And by the way, where is the fish and tofu you claim GM is offering? In the mini-gains in fuel 'economy' of their high-priced hybrids? Good Grief man. You need some time off--again.

John Harris

November 16, 2007 5:53 PM

People need these machines to safely move their stuff like boats, and campers. They also want them for comfort. The difference in fuel consumption between a high quality Indiana built Sequoia, and a Yugo could be an unnecessary trip to Walmart to buy crap you don't need anyway. I own a 4 Runner and a motorcycle. The combined average fuel usage of these two vehicles is likely 35 miles per gallon. The point is your total personal usage is more important than a mpg number. By the way the Sequoia won the JD Power best quality behemoth suv award this year.

Andrew Thiessen

November 16, 2007 9:55 PM

This man speaks truth. I Want to hear what people will say to say when the Chevy Volt is the most environmentally friendly vechical on the road, not the Prius.


November 19, 2007 10:08 AM

Honda is the only "green" car company, in my opinion. They don't make the biggest, thirstiest SUVs or trucks. Their CAFE average is very high. They blow Toyota our of the water.

I think the new Sequoia is ugly. The old one was pretty good looking.

As for GM, it's hybrid Tahoe is all well and good, but they haven't said how much it's going to cost. And sales are unknown, obviously.

At least one Toytoa hybrid sells in volume. Sales of the Prius are unbelievable. Any vehicle, hybrid or not, that sells 150K+ is a hit. The fact that they sell that many hybrids is a real achievment. I'll cut them a break on selling a few Sequoias.


November 19, 2007 11:10 AM

4Runner, very thirsty?
Hmmm. I have a 2005 4Runner Sport V6 4WD that averages 20MPG in mixed driving (I usually get ~22MPG highway). I would not term it 'very thirsty' being that it is a mid-size true SUV.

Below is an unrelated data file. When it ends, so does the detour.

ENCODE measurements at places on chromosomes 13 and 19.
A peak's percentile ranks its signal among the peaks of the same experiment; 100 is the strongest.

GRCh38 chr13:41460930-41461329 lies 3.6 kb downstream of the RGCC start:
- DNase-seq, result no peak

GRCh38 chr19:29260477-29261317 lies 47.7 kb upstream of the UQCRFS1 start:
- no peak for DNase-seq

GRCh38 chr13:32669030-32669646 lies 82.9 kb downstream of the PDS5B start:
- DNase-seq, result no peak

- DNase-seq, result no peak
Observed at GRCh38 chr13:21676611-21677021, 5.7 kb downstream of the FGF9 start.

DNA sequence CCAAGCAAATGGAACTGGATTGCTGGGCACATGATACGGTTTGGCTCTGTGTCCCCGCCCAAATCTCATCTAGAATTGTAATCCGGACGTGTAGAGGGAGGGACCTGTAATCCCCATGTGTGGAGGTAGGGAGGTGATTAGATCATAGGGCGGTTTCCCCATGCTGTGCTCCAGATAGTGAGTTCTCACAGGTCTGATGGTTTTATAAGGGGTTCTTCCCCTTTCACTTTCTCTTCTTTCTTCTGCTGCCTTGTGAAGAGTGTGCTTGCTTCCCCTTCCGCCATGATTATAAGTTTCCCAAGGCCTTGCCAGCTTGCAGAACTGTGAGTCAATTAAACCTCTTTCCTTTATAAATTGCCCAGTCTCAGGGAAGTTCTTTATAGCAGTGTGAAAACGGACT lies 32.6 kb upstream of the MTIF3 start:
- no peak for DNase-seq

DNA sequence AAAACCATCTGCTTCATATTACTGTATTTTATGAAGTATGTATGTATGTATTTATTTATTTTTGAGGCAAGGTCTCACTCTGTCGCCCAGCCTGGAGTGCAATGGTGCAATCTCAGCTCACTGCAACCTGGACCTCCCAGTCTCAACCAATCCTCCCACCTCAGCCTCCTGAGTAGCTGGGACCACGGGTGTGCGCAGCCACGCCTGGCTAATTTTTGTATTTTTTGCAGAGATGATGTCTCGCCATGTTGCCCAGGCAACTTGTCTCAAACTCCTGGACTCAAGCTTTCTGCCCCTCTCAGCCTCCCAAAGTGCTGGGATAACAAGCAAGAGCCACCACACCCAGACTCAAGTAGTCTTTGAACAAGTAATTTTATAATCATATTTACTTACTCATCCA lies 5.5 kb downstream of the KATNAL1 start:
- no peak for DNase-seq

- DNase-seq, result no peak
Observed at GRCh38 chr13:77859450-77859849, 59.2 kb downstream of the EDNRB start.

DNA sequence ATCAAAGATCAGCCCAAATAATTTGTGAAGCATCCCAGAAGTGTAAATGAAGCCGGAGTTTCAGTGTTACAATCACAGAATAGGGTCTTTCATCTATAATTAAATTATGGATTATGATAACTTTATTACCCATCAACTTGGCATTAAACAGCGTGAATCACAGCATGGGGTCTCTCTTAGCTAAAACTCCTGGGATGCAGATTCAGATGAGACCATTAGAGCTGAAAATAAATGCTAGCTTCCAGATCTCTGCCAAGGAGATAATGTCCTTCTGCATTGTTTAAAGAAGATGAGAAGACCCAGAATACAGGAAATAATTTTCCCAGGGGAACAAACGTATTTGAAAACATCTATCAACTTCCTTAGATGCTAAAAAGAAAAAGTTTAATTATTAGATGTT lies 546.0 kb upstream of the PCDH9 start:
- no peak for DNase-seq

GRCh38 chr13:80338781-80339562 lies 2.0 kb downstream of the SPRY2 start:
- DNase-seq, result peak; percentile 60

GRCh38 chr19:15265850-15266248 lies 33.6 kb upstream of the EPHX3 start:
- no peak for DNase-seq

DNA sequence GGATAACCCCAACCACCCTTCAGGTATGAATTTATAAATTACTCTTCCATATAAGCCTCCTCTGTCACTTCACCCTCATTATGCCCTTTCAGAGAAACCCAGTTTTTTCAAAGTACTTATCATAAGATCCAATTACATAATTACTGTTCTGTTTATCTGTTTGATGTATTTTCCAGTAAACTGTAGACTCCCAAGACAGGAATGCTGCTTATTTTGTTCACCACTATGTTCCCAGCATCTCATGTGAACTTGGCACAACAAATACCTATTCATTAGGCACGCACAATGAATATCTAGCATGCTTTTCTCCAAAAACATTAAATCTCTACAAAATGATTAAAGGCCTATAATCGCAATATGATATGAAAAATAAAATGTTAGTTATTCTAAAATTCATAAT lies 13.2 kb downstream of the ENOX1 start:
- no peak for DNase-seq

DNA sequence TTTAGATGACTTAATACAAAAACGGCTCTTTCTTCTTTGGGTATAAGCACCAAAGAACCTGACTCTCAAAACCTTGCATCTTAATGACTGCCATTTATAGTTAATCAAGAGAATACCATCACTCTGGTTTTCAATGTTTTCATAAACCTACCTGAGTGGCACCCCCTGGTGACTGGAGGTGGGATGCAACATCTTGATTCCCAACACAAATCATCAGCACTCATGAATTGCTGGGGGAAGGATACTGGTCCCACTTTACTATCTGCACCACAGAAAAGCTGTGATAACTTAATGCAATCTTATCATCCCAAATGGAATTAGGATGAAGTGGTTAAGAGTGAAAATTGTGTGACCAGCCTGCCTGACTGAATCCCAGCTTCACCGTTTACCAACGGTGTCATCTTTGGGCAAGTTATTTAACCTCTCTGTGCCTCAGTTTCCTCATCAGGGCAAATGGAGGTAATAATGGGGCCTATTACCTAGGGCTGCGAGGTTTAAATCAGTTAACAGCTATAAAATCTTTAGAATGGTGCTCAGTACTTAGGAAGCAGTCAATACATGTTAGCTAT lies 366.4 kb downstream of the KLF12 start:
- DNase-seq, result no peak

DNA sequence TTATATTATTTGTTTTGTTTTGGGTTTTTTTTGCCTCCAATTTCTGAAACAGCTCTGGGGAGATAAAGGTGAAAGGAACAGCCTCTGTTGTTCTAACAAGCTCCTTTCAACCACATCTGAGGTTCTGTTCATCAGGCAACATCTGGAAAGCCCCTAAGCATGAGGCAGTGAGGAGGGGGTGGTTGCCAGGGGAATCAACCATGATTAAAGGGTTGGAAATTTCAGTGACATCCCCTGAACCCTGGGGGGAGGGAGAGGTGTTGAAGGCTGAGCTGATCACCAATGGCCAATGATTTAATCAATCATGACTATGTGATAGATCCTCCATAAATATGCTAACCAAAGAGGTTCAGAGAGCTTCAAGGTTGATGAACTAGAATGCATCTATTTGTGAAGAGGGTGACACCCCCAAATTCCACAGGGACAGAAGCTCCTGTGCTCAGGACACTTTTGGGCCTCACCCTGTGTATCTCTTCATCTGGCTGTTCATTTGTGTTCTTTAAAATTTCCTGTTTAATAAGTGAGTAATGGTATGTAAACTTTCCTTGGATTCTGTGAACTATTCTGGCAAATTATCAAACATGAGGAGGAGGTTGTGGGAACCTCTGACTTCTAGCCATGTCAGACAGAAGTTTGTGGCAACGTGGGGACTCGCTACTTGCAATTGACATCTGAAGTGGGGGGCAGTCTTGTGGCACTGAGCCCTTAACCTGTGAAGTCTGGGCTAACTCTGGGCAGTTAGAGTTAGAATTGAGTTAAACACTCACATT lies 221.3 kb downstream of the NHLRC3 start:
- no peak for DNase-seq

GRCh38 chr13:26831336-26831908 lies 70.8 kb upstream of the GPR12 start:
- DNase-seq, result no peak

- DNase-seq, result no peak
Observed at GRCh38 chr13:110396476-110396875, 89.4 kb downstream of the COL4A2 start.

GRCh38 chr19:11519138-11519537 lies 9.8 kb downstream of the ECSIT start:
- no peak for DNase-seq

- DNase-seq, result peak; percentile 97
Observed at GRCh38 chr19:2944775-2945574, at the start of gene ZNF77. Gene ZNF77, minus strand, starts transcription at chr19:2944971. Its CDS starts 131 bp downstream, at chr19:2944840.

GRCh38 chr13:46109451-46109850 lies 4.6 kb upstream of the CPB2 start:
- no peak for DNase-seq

Land Cruiser, yes; 4Runner, no.
I do agree that Toyota should have upped the MPG capabilities of the new Tundra and Sequoia.
Just my .02.


November 19, 2007 4:40 PM

Wouldn't they have been more sensible producing an all wheel drive, 2 liter hybrid, thus addressing the mass market?


November 19, 2007 6:16 PM

You must be drinking the Detroit Kool Aid. Once Toyota develops the Litium-ion System for the Hybrids and they put that system in with the 4.7l or 5.7l and get about 28-30mpg. What will Detroit's excuse be then?


November 19, 2007 8:42 PM

G, not to come down on you like a ton of Democratic Wisdom (shit), no 2 litre engine of any design however blown would meet the 'power requirements' of the typical American audience. For the non-US market, perhaps. And if you are aware of the engine choices of the various non-American manufacturers for their branded vehicles in our market, this should be crystal clear.

We (Mrkns) are widely viewed (by the other inhabitants of our globe) as power-hungry/rubber-burning/straight-line acceleration/gaz-swilling morons. I can buy that, have accumulated stock in this thinking for years now. The capital gains are fantastic, and taxable. But supporting the mindless bureaucrats is against my religion--no sale.


November 20, 2007 5:07 AM

It is really necessary to make such big vehicles wherein lot of energy is consumed and affecting our ecosystem.

dave logan

November 20, 2007 8:28 AM

I've purchased 3 full-size GM SUVs since 2001 and fuel economy was never a serious consideration factor. I based my decision on the vehicle's looks, utility and prestige. The Toyota and Nissan are both ugly to look at, as evidenced by how many more Escalade/Yukon/Suburbans you see on the road. I was also surprised to see how overpriced they were. In addition, I've heard complaints about the quality of the full size Nissan products.
Now that fuel prices have increased, I will be considering fuel economy. Again, the GM brands look like the obvious choice, presuming the hybrid's fuel economy is as high as advertised.
btw - each GM vehicle has performed very well and each has been very reliable.


November 20, 2007 9:45 AM

quote from John Harris:
"I own a 4 Runner and a motorcycle. The combined average fuel usage of these two vehicles is likely 35 miles per gallon."

I like your statment. The combination of usage is more important than the number of MPG.